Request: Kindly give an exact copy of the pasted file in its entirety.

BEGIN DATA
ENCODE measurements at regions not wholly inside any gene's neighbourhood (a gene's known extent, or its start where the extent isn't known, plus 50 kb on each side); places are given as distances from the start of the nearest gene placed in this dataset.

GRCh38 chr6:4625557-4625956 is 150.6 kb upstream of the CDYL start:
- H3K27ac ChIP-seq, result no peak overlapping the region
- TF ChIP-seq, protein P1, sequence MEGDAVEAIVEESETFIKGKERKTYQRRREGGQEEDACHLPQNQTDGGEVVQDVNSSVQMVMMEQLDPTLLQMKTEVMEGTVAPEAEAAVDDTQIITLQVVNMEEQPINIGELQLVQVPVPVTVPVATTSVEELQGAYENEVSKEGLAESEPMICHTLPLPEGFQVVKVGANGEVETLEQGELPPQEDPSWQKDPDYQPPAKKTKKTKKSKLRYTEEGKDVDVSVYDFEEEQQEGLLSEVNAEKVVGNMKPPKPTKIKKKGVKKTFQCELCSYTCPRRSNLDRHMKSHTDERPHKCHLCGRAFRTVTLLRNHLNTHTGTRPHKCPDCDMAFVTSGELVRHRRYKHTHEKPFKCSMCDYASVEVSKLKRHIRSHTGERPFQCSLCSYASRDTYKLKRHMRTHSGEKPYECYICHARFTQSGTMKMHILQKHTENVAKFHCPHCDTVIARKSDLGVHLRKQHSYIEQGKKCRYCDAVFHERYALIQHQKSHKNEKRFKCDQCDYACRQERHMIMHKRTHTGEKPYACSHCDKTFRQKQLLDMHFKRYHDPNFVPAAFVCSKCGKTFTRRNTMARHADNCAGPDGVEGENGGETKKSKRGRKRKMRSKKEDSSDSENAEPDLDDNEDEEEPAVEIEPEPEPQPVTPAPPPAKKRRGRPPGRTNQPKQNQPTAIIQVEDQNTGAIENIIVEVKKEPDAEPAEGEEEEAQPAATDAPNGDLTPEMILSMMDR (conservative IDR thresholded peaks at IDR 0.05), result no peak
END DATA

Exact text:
ENCODE measurements at regions not wholly inside any gene's neighbourhood (a gene's known extent, or its start where the extent isn't known, plus 50 kb on each side); places are given as distances from the start of the nearest gene placed in this dataset.

GRCh38 chr6:4625557-4625956 is 150.6 kb upstream of the CDYL start:
- H3K27ac ChIP-seq, result no peak overlapping the region
- TF ChIP-seq, protein P1, sequence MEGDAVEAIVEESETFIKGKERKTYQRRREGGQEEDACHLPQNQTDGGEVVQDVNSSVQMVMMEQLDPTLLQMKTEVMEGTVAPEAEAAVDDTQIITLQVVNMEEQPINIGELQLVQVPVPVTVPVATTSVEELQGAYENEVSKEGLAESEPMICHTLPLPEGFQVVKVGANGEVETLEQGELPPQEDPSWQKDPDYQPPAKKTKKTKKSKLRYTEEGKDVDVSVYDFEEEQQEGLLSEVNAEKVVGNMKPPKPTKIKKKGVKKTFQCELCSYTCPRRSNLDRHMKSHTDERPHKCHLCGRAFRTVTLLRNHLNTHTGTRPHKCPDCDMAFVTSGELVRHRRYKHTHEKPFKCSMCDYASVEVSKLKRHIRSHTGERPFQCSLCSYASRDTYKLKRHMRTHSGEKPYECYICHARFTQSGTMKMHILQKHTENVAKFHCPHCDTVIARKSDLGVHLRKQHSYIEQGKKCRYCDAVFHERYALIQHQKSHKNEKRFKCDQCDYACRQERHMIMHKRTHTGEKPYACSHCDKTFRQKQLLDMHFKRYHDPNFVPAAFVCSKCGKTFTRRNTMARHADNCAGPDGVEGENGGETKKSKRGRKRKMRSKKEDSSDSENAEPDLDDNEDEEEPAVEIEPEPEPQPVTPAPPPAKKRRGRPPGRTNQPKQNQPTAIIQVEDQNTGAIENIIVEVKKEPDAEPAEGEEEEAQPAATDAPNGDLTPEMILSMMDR (conservative IDR thresholded peaks at IDR 0.05), result no peak